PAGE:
Tuesday, March 10, 2020

By Maria Elena Hernandez

RIO GRANDE VALLEY, TEXAS – When the UTRGV civil engineering GeoWall Team arrived in Minneapolis for a national competition, others at the event weren’t sure who they were.

“A lot of people were asking, ‘What’s UTRGV? What's Rio Grande Valley? Where’s that?’” said Jose Garcia, a UTRGV senior from Pharr and captain of the GeoWall Team.

All that was about to change, though.

In its first year competing, the UTRGV GeoWall Team placed second nationally, scoring 295.5 points out of a possible 300 – just 0.1 point behind the first-place team.

“From that day on, they will never forget our name or our location,” Garcia said.

The UTRGV Team was one of 20 selected for the National GeoWall competition. To qualify, teams submitted a design report for a mechanically stabilized earth wall.

Each team designed a retaining wall that would hold sand or soil in a box, when the box’s front panel and parts of the two side panels were removed. The retaining wall was created from poster board and packaging tape. Teams used 60-pound kraft paper for reinforcing elements. 

During the competition, the sandboxes were filled. Then the front, and parts of the side panels, were removed to test the retaining wall’s ability to hold the sand in place. To test the wall further, a container filled with 50 pounds of sand was placed on top of the sandbox near the retaining wall.

Not only did the UTRGV team's retaining wall hold the 50 pounds, but it also held the weight of some of the team members and the team's faculty advisor, Dr. Thang Pham, assistant professor of civil engineering at UTRGV.

Pham said retaining walls or abutments can be seen on bridges, where they act like an anchor to the ground.

National GeoWall Competition team
The UTRGV College of Engineering and Computer Science hosted a luncheon recently to congratulate civil engineering students who were on the university’s National GeoWall Competition team. The team in its first year competing placed second in the nation, scoring 295.5 points out of a possible 300 – just 0.1 point behind the first-place team. The UTRGV team was one of 20 selected; to qualify, teams submitted a design report for a mechanically stabilized earth wall. (UTRGV Photo by Paul Chouy)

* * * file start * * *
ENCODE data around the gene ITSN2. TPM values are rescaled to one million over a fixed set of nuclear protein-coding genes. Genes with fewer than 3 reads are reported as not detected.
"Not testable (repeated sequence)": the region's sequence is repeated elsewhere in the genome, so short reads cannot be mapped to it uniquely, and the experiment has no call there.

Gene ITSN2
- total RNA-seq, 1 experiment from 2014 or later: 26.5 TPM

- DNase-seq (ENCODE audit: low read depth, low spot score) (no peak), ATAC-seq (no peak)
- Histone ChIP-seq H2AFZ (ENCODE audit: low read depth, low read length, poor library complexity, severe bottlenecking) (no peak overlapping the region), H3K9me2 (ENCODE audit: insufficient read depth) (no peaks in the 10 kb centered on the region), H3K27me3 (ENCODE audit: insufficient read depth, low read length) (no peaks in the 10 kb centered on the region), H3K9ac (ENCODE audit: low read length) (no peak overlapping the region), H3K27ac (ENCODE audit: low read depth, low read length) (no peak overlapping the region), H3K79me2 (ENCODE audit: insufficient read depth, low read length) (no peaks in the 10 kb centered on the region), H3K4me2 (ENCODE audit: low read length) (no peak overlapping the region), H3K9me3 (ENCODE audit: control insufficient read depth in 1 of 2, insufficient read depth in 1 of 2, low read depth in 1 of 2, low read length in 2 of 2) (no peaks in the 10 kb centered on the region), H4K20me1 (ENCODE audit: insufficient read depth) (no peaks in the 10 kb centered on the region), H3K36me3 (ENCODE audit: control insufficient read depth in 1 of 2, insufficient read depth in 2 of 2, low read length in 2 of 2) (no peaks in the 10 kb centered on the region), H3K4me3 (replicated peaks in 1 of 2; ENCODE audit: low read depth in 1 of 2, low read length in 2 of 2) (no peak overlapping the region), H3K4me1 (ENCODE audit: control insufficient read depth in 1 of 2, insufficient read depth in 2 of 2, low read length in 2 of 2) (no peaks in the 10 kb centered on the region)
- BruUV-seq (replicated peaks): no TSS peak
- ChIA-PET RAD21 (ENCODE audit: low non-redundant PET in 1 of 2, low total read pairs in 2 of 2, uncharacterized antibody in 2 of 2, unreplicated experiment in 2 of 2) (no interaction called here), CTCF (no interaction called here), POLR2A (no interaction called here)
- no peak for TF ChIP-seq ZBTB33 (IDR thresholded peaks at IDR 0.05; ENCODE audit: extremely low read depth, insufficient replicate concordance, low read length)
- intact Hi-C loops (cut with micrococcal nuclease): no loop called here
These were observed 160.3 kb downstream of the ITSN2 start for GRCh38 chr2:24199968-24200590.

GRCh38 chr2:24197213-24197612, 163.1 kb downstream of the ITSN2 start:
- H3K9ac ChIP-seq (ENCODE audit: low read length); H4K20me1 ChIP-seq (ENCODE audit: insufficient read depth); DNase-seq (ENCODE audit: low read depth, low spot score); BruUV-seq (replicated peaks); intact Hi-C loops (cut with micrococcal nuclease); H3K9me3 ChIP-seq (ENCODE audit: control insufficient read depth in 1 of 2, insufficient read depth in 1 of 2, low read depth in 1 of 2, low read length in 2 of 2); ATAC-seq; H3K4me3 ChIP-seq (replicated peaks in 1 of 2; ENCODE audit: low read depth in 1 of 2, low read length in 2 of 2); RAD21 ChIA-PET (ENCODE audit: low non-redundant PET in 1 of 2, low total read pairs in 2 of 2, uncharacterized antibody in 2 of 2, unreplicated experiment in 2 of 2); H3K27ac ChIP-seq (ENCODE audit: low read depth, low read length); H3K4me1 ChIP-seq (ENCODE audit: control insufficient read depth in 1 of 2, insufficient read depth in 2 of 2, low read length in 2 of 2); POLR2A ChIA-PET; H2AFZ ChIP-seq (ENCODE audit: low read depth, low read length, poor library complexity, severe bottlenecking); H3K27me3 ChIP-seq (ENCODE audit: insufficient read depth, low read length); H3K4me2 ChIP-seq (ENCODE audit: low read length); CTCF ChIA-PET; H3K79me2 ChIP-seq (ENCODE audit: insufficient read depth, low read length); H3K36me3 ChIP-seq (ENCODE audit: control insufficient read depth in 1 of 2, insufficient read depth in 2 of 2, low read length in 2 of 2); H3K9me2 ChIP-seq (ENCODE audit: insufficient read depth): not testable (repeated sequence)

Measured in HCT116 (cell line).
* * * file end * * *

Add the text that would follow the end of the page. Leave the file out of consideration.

Pham and associate professor Dr. Thuy Vu helped the students prepare for the competition.

At a recent lunch celebrating the GeoWall Team’s success, both professors mentioned the long days and nights and the dedication of the students who worked on the project.

The team captain would send texts to others as early as 4:30 a.m., Vu said.

In addition to team captain Jose Garcia, the team consisted of:

  • Yolanda De La Torre, senior from Brownsville.
  • Miguel Garcia, senior from Edcouch.
  • Deborah Jimenez, senior from Mission.
  • Everardo Mendez, senior from Mission.
  • Cassandra Salas, senior from Brownsville.

Jose Garcia said the other GeoWall teams had been competing for years – and some teams included graduate and Ph.D. students. The UTRGV team consisted solely of undergraduates who had about two months to prepare.

“We were nervous, but we have faith,” he said. “Our professors told us, ‘Keep practicing, keep doing what you've been doing, and everything should be all right.’ And it turns out, we did all right. We got second place,” Garcia said.

Dr. Ala Qubbaj, dean of the UTRGV College of Engineering and Computer Science, said the win was exciting. The civil engineering department is the youngest specialization in the UTRGV College of Engineering and Computer Science, he said, and a second-place win in the national competition is a success for the whole community.

“They make us proud, and they really work hard,” he said of the GeoWall Team.

More information about the UTRGV civil engineering department is available at https://www.utrgv.edu/cive/index.htm.


The University of Texas Rio Grande Valley (UTRGV) was created by the Texas Legislature in 2013 as the first major public university of the 21st century in Texas. This transformative initiative provided the opportunity to expand educational opportunities in the Rio Grande Valley, including a new School of Medicine, and made it possible for residents of the region to benefit from the Permanent University Fund – a public endowment contributing support to the University of Texas System and other institutions.

UTRGV has campuses and off-campus research and teaching sites throughout the Rio Grande Valley including in Boca Chica Beach, Brownsville (formerly The University of Texas at Brownsville campus), Edinburg (formerly The University of Texas-Pan American campus), Harlingen, McAllen, Port Isabel, Rio Grande City, and South Padre Island. UTRGV, a comprehensive academic institution, enrolled its first class in the fall of 2015, and the School of Medicine welcomed its first class in the summer of 2016.